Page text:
Online Program

Speaker characteristics influencing mammography screening commitment at friend-to-friend educational events

Monday, November 4, 2013 : 9:15 a.m. - 9:30 a.m.

Richard Wood, MHA, School of Rural Public Health, Texas A&M Health Science Center, College Station, TX
Marcia Ory, PhD, MPH, Health Promotion and Community Health Sciences, Texas A&M HSC School of Rural Public Health, College Station, TX
Background: Health presentations often call for physicians or nurses to serve as credible speakers, but professionals may be scarce in rural areas. Both expertise and trustworthiness are important dimensions of speaker credibility. Little is known about how these dimensions impact behavioral intentions at community-based mammography education events in rural areas. Methods: This study includes data on speaker characteristics from 43 evidence-based Friend-to-Friend community events on mammography commitment in Texas during 2011. Demographic and outcome data from 1516 women attendees was also collected. After the events, women could commit to obtain a mammography within six months. Difference in commitment based on speaker expertise or trustworthiness was the primary outcome of interest. Speaker variables were: 1) expertise defined as being a physician, nurse, other healthcare provider, or lay person; and 2) trustworthiness defined as being a cancer survivor. Covariates included participant race, ethnicity, age, personal or family history of cancer, and whether a speaker spoke about all six topics prescribed by the evidence-based program. Results: Physicians spoke at 47% of events, nurses 19%, and other professionals 28%. Forty-percent of speakers were also cancer survivors. Among speaker variables, only the speakers possessing the trustworthiness characteristic (cancer survivor) significantly influenced women's commitment to mammography (p<.05). Family history of cancer (p <.005) and age (p <.005) were significant audience characteristics. Conclusion: Community education events may benefit from including credible speakers who possess aspects of trustworthiness. Educational presentations on mammography screening given by cancer survivors may influence audience's intended behavior independent of speaker's professional expertise.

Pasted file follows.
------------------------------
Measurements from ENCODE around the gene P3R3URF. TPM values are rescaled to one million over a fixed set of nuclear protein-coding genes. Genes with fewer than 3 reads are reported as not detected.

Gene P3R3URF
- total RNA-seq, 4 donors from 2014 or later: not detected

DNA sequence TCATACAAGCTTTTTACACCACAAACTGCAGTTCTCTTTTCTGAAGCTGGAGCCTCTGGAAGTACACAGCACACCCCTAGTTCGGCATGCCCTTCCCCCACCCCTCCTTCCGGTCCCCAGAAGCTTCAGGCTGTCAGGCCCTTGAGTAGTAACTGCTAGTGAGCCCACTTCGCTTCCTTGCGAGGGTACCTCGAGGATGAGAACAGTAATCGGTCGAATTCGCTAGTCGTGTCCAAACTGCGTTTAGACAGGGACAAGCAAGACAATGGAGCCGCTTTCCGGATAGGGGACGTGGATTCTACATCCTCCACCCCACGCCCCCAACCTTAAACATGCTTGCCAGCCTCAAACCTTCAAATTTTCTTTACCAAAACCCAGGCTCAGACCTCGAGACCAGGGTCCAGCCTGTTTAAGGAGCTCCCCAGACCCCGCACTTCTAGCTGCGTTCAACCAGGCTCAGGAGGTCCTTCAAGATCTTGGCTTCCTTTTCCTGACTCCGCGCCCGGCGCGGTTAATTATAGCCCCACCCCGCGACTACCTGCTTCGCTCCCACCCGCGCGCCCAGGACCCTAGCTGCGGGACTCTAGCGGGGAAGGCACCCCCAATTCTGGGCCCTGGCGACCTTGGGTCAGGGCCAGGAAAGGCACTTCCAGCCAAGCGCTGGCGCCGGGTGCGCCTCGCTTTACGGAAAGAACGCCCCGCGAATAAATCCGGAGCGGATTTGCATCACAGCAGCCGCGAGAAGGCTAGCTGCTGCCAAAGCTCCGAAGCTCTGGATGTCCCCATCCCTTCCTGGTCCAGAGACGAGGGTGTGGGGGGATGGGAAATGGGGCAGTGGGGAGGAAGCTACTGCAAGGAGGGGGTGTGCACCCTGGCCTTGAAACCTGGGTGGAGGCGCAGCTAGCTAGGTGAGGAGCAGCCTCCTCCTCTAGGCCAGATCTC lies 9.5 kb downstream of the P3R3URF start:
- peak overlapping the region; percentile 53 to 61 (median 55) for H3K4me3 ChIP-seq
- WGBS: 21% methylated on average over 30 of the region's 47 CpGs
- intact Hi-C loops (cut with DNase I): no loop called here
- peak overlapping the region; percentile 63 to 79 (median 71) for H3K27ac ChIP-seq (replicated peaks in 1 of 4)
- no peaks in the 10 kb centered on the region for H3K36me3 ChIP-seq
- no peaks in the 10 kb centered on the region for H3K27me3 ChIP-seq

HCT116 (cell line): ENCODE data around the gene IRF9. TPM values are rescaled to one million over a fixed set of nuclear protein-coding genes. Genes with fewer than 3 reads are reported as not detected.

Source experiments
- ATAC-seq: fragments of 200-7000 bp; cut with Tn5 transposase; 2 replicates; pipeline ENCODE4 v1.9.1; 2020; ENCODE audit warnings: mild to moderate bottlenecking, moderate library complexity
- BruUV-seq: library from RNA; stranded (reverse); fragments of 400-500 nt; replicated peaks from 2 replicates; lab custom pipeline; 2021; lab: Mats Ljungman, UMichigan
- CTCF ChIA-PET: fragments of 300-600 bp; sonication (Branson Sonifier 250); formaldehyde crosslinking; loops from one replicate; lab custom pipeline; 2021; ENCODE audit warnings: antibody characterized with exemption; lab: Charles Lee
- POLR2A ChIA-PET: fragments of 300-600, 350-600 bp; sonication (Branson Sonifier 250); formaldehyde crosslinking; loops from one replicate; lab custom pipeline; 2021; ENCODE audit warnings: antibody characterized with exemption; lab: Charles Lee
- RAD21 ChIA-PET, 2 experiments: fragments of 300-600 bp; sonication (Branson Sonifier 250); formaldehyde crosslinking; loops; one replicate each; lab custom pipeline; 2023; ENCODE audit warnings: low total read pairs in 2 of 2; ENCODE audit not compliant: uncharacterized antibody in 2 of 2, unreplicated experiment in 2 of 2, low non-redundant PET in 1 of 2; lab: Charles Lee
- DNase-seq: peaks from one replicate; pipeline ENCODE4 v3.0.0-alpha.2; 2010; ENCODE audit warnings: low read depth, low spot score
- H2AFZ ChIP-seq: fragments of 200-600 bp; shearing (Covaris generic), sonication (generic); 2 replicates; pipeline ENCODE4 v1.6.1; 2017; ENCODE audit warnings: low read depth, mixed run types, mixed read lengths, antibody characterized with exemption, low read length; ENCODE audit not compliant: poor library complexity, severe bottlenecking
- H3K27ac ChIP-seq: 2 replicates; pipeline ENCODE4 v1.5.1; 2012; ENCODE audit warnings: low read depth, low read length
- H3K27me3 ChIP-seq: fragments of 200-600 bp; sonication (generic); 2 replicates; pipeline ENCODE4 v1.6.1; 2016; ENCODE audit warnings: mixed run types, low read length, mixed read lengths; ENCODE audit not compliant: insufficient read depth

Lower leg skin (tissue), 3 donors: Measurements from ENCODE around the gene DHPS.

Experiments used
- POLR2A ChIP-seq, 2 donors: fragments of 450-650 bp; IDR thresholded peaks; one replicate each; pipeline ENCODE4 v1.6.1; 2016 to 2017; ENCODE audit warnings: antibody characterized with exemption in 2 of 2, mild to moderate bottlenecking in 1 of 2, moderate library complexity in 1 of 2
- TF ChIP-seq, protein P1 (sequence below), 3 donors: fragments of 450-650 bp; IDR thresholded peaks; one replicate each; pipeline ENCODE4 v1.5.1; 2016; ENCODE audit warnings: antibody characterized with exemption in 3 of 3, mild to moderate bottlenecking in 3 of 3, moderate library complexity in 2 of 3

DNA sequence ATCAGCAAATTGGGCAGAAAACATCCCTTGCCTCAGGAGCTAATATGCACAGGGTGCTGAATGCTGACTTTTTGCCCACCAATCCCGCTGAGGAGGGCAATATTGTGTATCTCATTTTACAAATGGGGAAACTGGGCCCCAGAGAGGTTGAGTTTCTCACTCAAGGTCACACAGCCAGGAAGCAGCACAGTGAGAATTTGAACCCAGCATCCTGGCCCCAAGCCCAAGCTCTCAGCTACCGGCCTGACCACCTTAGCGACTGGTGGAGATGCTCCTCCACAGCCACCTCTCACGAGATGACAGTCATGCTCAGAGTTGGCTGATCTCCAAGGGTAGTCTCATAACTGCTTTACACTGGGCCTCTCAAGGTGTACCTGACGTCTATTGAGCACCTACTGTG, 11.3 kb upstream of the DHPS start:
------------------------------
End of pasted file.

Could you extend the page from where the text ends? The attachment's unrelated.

Learning Areas:

Communication and informatics
Implementation of health education strategies, interventions and programs
Planning of health education strategies, interventions, and programs

Learning Objectives:
Discuss how speaker characteristics influence behavioral intentions toward mammography screening at community events

Keyword(s): Cancer Screening, Communication

Presenting author's disclosure statement:

Qualified on the content I am responsible for because: Am expert in cancer prevention and control and part of CDC network Research interests: chronic disease management with attention to strategies for improving the translation of diabetes prevention and treatment guidelines, and examining the implementation and dissemination of best strategies for enhancing the quality of life for cancer survivors. Author of over 200 publications on a variety of topics including cancer prevention and control, minority health and aging, and translational research.
Any relevant financial relationships? No

I agree to comply with the American Public Health Association Conflict of Interest and Commercial Support Guidelines, and to disclose to the participants any off-label or experimental uses of a commercial product or service discussed in my presentation.